(Read: Anorexic gold-digger on the loose... not.)
I LURVE bread, and all manner of carbs for that matter. Who can resist a perfect, steaming bowl of Japanese rice, a plate of hand-made pasta, or an excellent loaf of sourdough? (All can be hideously expensive) I don't know about you, but I can't anyway. They call these things 'staples' for a reason, you know. If I had to go on the Atkins diet, I think I'd rather be obese. Besides, there are so many different diets out there. Maybe an all-carb diet would work too?
Anyhoo, this post isn't about dieting. (None of my posts will ever be about dieting or pro-dieting at least. Bomb me if I ever do it.) It's about my recent bread-hunt. It just so happens I found out that there are two reputedly good bakeries within walking distance of my office. Both names take inspiration from French, which is appropriate I suppose, since the French do indeed eat a lot of bread and thus make plenty of it, but by no means are they the only leading baking nation. Italy, Germany, India, China even, has their own bread-making history. I guess people in this city too often associate good food with French culture. The owners probably went to France and fell in love with the bread there. If they'd gone to Italy instead, I'm sure they would have loved the bread there too. One place is called Le Vélo (The Bicycle) and the second is called Tufei Painpain (tufei = burglar in Mandarin, pain = bread in French). Both are bakeries (i.e. bake on site) and have a café on the same premises.
Le Vélo's café of about 25 seats was absolutely packed when I wanted to go in (around 1330) - I came at this time on purpose, thinking that all the nearby office people would have left by then - so I took a stroll around the neighbourhood (very uninteresting - Le Vélo shares the street with old lightbox (advertising) manufacturers and plastics wholesalers - typical old Sheung Wan, of the non-tourist variety) and went back at 1400, by which time about half the customers had left. They offer set lunches other than sandwiches, but since I was there for the bread...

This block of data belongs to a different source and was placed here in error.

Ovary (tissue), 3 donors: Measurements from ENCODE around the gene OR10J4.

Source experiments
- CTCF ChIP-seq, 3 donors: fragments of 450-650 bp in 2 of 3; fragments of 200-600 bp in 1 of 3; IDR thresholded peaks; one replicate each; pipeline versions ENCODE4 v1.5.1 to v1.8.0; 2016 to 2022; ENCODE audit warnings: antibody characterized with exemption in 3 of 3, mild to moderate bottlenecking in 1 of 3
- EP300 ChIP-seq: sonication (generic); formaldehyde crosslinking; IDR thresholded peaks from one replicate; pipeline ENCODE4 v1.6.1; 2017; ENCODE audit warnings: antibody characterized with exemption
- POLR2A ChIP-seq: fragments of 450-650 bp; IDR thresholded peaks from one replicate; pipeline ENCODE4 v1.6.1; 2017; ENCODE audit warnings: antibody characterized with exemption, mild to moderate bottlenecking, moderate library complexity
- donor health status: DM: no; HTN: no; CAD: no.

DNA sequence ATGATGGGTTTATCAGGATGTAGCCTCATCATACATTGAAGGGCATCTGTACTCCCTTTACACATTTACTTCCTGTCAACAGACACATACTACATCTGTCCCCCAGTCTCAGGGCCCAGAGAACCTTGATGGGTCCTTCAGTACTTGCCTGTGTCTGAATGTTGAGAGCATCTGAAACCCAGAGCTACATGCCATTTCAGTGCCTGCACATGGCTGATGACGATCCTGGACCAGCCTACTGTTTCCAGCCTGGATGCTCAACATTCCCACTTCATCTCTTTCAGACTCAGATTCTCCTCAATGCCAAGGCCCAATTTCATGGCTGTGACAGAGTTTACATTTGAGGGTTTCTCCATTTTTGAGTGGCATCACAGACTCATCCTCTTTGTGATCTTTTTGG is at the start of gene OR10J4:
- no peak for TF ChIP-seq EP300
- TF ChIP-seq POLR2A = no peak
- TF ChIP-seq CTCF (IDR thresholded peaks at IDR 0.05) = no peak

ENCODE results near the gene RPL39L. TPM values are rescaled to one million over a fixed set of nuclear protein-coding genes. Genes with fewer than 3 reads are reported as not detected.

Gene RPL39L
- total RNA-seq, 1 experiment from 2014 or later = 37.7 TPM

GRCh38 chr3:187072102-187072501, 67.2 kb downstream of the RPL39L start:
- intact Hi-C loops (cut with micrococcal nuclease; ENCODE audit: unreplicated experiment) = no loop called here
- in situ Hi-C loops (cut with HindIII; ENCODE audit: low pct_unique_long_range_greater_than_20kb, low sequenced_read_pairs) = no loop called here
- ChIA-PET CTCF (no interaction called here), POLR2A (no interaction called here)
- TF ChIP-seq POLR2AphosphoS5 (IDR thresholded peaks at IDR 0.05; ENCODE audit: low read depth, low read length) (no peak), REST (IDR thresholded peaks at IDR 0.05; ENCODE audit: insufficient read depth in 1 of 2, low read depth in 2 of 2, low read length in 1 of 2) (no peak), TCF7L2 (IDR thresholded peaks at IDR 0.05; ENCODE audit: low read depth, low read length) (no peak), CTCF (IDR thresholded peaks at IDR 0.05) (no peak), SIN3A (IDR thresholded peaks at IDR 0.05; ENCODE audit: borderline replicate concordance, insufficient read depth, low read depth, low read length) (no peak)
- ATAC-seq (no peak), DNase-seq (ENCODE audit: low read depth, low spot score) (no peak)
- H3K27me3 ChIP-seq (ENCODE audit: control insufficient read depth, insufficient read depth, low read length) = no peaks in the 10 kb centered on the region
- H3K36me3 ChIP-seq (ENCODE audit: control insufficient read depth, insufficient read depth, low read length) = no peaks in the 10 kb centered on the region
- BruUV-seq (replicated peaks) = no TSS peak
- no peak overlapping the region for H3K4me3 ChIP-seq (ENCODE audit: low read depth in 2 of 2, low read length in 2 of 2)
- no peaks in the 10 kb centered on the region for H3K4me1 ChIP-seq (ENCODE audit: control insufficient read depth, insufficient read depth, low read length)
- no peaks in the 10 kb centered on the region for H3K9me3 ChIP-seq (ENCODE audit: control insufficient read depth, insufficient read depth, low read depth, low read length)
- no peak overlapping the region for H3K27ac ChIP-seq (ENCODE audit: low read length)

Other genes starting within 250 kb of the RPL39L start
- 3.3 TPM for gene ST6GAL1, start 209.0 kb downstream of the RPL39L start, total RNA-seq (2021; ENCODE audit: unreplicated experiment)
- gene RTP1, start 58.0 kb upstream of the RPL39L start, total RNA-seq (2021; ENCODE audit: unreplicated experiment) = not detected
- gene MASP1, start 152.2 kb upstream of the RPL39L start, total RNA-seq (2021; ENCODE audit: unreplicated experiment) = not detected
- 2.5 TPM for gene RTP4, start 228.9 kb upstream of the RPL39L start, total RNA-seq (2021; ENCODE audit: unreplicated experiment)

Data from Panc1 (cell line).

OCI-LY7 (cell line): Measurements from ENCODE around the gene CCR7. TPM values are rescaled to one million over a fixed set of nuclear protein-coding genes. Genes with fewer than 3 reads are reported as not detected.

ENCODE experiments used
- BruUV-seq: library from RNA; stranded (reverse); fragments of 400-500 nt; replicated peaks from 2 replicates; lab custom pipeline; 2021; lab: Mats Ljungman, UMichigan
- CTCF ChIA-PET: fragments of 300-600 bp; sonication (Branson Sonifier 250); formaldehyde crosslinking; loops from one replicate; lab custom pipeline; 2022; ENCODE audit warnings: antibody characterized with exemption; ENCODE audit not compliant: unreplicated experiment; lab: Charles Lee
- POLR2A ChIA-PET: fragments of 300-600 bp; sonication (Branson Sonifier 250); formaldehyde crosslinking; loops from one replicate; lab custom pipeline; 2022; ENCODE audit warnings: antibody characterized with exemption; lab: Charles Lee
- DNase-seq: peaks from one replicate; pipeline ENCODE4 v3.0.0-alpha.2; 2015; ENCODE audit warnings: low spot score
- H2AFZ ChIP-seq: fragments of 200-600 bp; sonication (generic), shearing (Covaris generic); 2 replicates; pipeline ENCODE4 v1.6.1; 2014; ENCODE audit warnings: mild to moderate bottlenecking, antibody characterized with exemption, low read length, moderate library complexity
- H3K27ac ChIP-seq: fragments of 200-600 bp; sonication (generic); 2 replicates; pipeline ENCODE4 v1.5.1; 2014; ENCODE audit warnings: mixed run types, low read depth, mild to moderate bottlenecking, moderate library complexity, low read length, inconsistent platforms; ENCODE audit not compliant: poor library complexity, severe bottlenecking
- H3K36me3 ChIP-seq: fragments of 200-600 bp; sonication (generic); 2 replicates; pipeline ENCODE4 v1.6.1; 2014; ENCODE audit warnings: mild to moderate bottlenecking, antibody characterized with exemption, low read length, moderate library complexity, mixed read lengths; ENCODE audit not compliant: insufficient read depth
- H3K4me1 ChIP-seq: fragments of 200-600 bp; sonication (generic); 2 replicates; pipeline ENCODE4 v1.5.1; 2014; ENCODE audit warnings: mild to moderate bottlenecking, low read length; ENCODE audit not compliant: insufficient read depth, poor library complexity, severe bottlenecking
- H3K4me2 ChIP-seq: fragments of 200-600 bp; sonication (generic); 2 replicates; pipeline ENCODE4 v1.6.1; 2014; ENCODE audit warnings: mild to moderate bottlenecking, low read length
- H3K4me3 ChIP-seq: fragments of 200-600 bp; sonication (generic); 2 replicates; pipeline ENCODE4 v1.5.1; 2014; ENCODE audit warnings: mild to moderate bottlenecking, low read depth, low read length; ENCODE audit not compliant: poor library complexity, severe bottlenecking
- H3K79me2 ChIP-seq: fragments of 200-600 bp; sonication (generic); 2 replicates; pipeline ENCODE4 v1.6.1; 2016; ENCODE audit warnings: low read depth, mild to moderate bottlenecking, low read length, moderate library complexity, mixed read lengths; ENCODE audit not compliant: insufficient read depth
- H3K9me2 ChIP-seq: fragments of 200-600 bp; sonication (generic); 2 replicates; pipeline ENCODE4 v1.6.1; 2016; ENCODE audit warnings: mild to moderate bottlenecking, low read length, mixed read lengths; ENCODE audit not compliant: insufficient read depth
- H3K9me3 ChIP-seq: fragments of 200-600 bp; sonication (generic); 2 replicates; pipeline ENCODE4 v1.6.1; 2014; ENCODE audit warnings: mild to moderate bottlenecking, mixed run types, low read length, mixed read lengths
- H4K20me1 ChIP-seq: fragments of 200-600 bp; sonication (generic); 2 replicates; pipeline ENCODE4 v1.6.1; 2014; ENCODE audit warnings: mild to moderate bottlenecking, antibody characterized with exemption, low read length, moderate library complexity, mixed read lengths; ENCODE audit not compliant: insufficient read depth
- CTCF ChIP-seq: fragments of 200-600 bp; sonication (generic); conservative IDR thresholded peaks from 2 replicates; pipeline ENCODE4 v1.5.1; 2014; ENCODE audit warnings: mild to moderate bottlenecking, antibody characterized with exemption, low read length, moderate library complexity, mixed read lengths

The sandwich options weren't very interesting - smoked salmon bagel, salami foccaccia, egg salad baguette (ew!) etc. I settled on a roast beef baguette. The set includes a starter of soup and a coffee/tea. All pretty standard. The layout of the café is pretty standard too. I wasn't expecting a place that screams "wonton noodle place". I'm exaggerating a little, but the cleanliness of the tables, floors and visible counter areas really have to be looked at. The soup comes with several slices of bread - I got one slice of baguette and two rye-looking ones with specks of candied orange peel worked into it. All were very chewy and slightly dry and stringy- I kept thinking they might have microwaved it because the outer surface of the slices seemed like they were beginning to dry. I even left a piece out for longer to see if it would harden. But it didn't, so the bread proves itself very chewy with abnormally strong strands of gluten. *ponders* The baguette that became my sandwich was much better. Although its exterior wasn't exactly crispy, it exuded a character more similar to a country-style loaf (campagnard) - doughy, dense, and bouncy without being tough. What I hate most about some baguettes is that you have to wrestle it to secure each bite. Coffee at the end wasn't too bad either, and their lattes are cheap in Hong Kong standards ($19 - stand-alone).
Tufei Painpain seems much less popular at lunchtime despite the fact that they also have lunch sets. IMO, there are two reasons. Firstly, it's way up on Caine Rd. in the highly residential mid-levels, up past the heart of SoHo. Secondly, it seems like it hardly ever opens. Their website says they're only open Wednesday through Saturday or something lazy like that. They must have picked that up in France... (j/k, no offense - artisans need their rest and time for creative thought haha)
No time for a sit down lunch today though (I'd spent too much time walking up the hill and buying coffee - a very good one, nonetheless - from Lime Organics on the way), so I bought a pain au levain and ate it on my walk back. It wins, hands down, as my pick for the bestEST bread in Hong Kong. For the time being, anyway. I know Lime Organics has bread every Saturday and there's a Chinese place called Gourmet Kitchen (I don't even know if it's still in existence...) that apparently houses an avid baker. But for now, I'm happy.
9 Jervois St. **MOVED**
58 Caine Road **MOVED**
Open: Tues-Sun (so the website says...)
Lime Organics **CLOSED**
2 Elgin St